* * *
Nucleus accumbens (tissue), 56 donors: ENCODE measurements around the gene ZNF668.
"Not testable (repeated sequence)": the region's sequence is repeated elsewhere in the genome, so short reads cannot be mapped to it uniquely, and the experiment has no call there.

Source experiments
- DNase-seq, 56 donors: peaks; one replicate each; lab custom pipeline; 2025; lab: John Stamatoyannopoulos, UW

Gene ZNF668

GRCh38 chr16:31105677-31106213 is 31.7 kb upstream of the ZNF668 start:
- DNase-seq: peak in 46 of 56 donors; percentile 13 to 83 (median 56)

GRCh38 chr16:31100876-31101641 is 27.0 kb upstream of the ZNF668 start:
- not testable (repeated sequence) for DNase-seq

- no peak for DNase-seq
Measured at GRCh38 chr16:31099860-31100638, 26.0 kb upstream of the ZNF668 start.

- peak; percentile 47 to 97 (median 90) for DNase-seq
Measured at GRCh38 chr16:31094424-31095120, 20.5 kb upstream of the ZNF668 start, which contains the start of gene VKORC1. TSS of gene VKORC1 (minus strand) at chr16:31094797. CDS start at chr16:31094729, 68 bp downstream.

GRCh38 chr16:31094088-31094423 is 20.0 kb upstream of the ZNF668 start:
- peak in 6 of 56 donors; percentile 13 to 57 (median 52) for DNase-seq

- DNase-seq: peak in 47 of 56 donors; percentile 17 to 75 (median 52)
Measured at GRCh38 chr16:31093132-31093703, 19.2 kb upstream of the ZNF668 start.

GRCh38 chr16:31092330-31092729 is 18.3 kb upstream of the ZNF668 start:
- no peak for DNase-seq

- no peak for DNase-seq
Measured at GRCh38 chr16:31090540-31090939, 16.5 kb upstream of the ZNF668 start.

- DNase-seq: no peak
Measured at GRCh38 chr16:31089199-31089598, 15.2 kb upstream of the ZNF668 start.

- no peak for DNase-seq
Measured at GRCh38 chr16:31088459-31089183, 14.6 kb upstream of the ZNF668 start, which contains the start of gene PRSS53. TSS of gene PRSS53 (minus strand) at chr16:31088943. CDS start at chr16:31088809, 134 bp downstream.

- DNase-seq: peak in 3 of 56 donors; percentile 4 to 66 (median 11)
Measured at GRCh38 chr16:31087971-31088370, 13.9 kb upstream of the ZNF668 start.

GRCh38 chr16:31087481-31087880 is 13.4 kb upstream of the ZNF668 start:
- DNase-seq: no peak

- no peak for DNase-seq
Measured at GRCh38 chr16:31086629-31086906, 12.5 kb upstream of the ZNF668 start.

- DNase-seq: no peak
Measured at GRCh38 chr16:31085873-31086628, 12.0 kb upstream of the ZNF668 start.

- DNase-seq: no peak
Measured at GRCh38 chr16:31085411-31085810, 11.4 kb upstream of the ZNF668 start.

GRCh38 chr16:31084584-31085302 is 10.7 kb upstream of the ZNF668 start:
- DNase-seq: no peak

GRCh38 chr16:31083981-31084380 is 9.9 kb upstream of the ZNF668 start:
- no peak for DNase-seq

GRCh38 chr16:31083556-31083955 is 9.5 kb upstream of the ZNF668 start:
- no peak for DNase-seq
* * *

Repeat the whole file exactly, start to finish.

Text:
Nucleus accumbens (tissue), 56 donors: ENCODE measurements around the gene ZNF668.
"Not testable (repeated sequence)": the region's sequence is repeated elsewhere in the genome, so short reads cannot be mapped to it uniquely, and the experiment has no call there.

Source experiments
- DNase-seq, 56 donors: peaks; one replicate each; lab custom pipeline; 2025; lab: John Stamatoyannopoulos, UW

Gene ZNF668

GRCh38 chr16:31105677-31106213 is 31.7 kb upstream of the ZNF668 start:
- DNase-seq: peak in 46 of 56 donors; percentile 13 to 83 (median 56)

GRCh38 chr16:31100876-31101641 is 27.0 kb upstream of the ZNF668 start:
- not testable (repeated sequence) for DNase-seq

- no peak for DNase-seq
Measured at GRCh38 chr16:31099860-31100638, 26.0 kb upstream of the ZNF668 start.

- peak; percentile 47 to 97 (median 90) for DNase-seq
Measured at GRCh38 chr16:31094424-31095120, 20.5 kb upstream of the ZNF668 start, which contains the start of gene VKORC1. TSS of gene VKORC1 (minus strand) at chr16:31094797. CDS start at chr16:31094729, 68 bp downstream.

GRCh38 chr16:31094088-31094423 is 20.0 kb upstream of the ZNF668 start:
- peak in 6 of 56 donors; percentile 13 to 57 (median 52) for DNase-seq

- DNase-seq: peak in 47 of 56 donors; percentile 17 to 75 (median 52)
Measured at GRCh38 chr16:31093132-31093703, 19.2 kb upstream of the ZNF668 start.

GRCh38 chr16:31092330-31092729 is 18.3 kb upstream of the ZNF668 start:
- no peak for DNase-seq

- no peak for DNase-seq
Measured at GRCh38 chr16:31090540-31090939, 16.5 kb upstream of the ZNF668 start.

- DNase-seq: no peak
Measured at GRCh38 chr16:31089199-31089598, 15.2 kb upstream of the ZNF668 start.

- no peak for DNase-seq
Measured at GRCh38 chr16:31088459-31089183, 14.6 kb upstream of the ZNF668 start, which contains the start of gene PRSS53. TSS of gene PRSS53 (minus strand) at chr16:31088943. CDS start at chr16:31088809, 134 bp downstream.

- DNase-seq: peak in 3 of 56 donors; percentile 4 to 66 (median 11)
Measured at GRCh38 chr16:31087971-31088370, 13.9 kb upstream of the ZNF668 start.

GRCh38 chr16:31087481-31087880 is 13.4 kb upstream of the ZNF668 start:
- DNase-seq: no peak

- no peak for DNase-seq
Measured at GRCh38 chr16:31086629-31086906, 12.5 kb upstream of the ZNF668 start.

- DNase-seq: no peak
Measured at GRCh38 chr16:31085873-31086628, 12.0 kb upstream of the ZNF668 start.

- DNase-seq: no peak
Measured at GRCh38 chr16:31085411-31085810, 11.4 kb upstream of the ZNF668 start.

GRCh38 chr16:31084584-31085302 is 10.7 kb upstream of the ZNF668 start:
- DNase-seq: no peak

GRCh38 chr16:31083981-31084380 is 9.9 kb upstream of the ZNF668 start:
- no peak for DNase-seq

GRCh38 chr16:31083556-31083955 is 9.5 kb upstream of the ZNF668 start:
- no peak for DNase-seq